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July 28 • Soviet leader Joseph Stalin issues his famous order: ‘Not a step back!’ The NKVD ruthlessly prevents soldiers retreating.
August 20 • Soviet troops are pushed back from the western bank of the Don. At this point, the German Sixth Army is 37 miles away from Stalingrad.
August 21 • General Freidrich Paulus’s 6th Army crosses the Don. The following day, German tanks race to Stalingrad. At this point, the evacuation of the city is still under way.
August 23 • By 4pm, Paulus’s armoured division reaches Stalingrad from the north. But it fails to capture the city immediately, and the Germans suffer sustained attacks from the Red Army.
September 27 • Paulus fails in another attempt to storm the city.
October 4 • Paulus captures the station, pushing the Soviets towards the Volga but paratroopers halt the advance.
November 19 • Soviet troops start their counter-offensive, codenamed Operation Uranus.
November 22 • Soviet forces had encircled some 290,000 men east of the Don.

The operation to finish off the surrounded troops, codenamed Ring, was carried out by the Don Front, reinforced by three armies of the disbanded Stalingrad Front.
January 9 • Soviet commander Konstantin Rokossovsky issues an ultimatum for the Nazi troops to surrender, but Paulus refuses to give up on Hitler’s orders.
January 10 • Soviet heavy artillery and mortars open fire all along the front of the 65th Army, which begins storming the German 6th Army positions from the west.
January 17-22 • The assault is halted to realign Soviet forces.
January 22-26 • New attacks split the 6th Army in two, and Soviet troops link up near Mamayev Kurgan.
February 2 • With all hope of resistance ended, Field Marshal Paulus surrenders, dismissing Hitler’s orders to commit suicide – and a total of 110,000 Axis soldiers go into captivity.
The annihilation of the Sixth Army, which had conquered Paris and invaded huge areas of Russia, Belorussia and the Ukraine, marked the beginning of the end for Hitler and the start of the Red Army’s advance towards Berlin.

 Stalingrad quotes from residents, soldiers and famous names

"After lunch on August 23, a colossal bombardment of the city began. The whole city was razed in just two days. The central district was destroyed first. We left for a refugee centre – on the next day, our house just wasn’t there any longer." Boris Kryzhanovsky, memoirs of Stalingrad resident

"Excellent news! Our forces have reached the Volga and taken part of the city. There are only two choices for the Russians. To the north, our forces are taking the city and reaching the Volga – but to the south, ill-fated Russian divisions continue to offer terrible resistance. These people must be fanatics. . ." Wilhelm Hoffman German soldier, August 23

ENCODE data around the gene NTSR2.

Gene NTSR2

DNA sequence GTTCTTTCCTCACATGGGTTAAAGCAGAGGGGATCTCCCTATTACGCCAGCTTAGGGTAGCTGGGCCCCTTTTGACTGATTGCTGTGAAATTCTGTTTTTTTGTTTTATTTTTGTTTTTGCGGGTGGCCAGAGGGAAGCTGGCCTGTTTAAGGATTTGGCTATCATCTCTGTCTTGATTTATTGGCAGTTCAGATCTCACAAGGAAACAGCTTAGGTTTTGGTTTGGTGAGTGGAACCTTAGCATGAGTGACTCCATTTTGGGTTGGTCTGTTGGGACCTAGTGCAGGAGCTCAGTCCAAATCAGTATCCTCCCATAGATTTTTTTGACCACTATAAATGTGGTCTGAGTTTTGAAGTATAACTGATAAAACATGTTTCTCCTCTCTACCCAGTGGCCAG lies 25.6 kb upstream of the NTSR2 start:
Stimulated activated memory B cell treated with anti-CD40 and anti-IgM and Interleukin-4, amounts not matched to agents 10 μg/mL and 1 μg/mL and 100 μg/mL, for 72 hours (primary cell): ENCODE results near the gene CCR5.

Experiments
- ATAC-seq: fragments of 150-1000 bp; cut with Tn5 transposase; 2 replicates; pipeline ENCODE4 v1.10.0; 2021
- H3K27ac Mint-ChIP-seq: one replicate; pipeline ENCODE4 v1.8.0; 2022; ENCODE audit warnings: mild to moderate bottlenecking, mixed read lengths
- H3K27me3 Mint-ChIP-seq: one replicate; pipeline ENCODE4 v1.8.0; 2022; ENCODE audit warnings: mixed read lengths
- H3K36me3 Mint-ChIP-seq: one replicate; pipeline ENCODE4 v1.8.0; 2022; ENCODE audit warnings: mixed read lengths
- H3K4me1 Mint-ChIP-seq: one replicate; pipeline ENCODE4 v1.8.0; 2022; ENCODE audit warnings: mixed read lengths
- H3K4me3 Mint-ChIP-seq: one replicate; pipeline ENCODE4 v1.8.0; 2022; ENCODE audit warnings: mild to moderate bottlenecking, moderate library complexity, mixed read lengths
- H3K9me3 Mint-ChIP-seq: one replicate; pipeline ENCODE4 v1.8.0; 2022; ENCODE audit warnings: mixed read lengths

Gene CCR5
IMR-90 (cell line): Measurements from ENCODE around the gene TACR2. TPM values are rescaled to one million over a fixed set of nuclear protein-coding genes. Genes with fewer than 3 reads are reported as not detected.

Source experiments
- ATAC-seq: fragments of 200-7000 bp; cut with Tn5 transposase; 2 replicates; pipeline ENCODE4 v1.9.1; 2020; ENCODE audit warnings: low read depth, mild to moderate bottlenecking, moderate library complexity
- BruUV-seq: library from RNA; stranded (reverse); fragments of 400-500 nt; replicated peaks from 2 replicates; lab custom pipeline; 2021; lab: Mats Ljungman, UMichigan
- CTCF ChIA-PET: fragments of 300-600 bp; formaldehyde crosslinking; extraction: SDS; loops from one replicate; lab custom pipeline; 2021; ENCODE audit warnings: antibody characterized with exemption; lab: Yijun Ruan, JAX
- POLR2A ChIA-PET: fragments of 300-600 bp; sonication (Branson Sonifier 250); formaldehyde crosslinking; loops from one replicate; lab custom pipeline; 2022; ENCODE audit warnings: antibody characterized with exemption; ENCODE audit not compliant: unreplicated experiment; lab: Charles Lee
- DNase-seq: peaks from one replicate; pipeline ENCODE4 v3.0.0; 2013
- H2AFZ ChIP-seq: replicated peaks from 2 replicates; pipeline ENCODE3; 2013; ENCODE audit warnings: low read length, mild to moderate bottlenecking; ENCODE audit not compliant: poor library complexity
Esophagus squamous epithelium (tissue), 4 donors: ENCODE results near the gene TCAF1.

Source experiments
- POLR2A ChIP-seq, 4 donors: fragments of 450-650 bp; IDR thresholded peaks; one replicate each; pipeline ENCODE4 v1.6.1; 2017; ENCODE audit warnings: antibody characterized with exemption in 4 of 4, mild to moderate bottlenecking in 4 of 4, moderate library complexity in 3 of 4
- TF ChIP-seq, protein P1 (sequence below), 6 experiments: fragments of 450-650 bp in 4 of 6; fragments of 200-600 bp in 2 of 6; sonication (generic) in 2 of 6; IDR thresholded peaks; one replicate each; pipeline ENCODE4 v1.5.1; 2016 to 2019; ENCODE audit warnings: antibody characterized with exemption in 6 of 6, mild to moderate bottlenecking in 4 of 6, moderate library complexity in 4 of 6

"Two soldiers popped in yesterday, for a drink, so we asked them, ‘Will it all end soon?’ They said they didn’t know – no other city has stood up to it as long as Stalingrad. Today, it’s 30 days since the bombardment began. Thirty days since we hid in this crack." Serafima Voronina, Stalingrad resident, September 21

"December 26. We’ve eaten all the horses. I’d even eat cat: cat meat can be tasty. The squaddies look like corpses or zombies, searching for anything to eat. They don’t even try to duck from the Russian shells – they haven’t the strength to run or hide." Wilhelm Hoffman, Diary of German soldier

"My dear brother! Sorry about the messy handwriting, my hands are frostbitten and my head’s confused. We’ll never get out of here. The breakthrough won’t happen. We’re all dead here – it’s just that we don’t decompose, because of the Russian frost." Helmut Quantz, OberLeutnant, January 24

"I’m a believer, I’m a Christian – I reject suicide." Field Marshal Friedrich Paulus, from the memoirs of OberLeutnant Gerhard Hindenlang

"The siege of September 13, 1942 to January 31, 1943 will inspire forever the hearts of all free people. Their glorious victory stemmed the tide of invasion and marked the turning point in the war of the Allied nations against the forces of aggression." Franklin D Roosevelt, congratulating Joseph Stalin on the soviet Victory at Stalingrad, 1944

"For Germany, the battle of Stalingrad was the biggest defeat in its history; for Russia, it became its greatest victory. Russia gained the right to be called a great European power near Poltava [in 1709], while Stalingrad was the beginning of its transformation into one of the two greatest world powers." Hermann Doerr, German General, post-war memoirs

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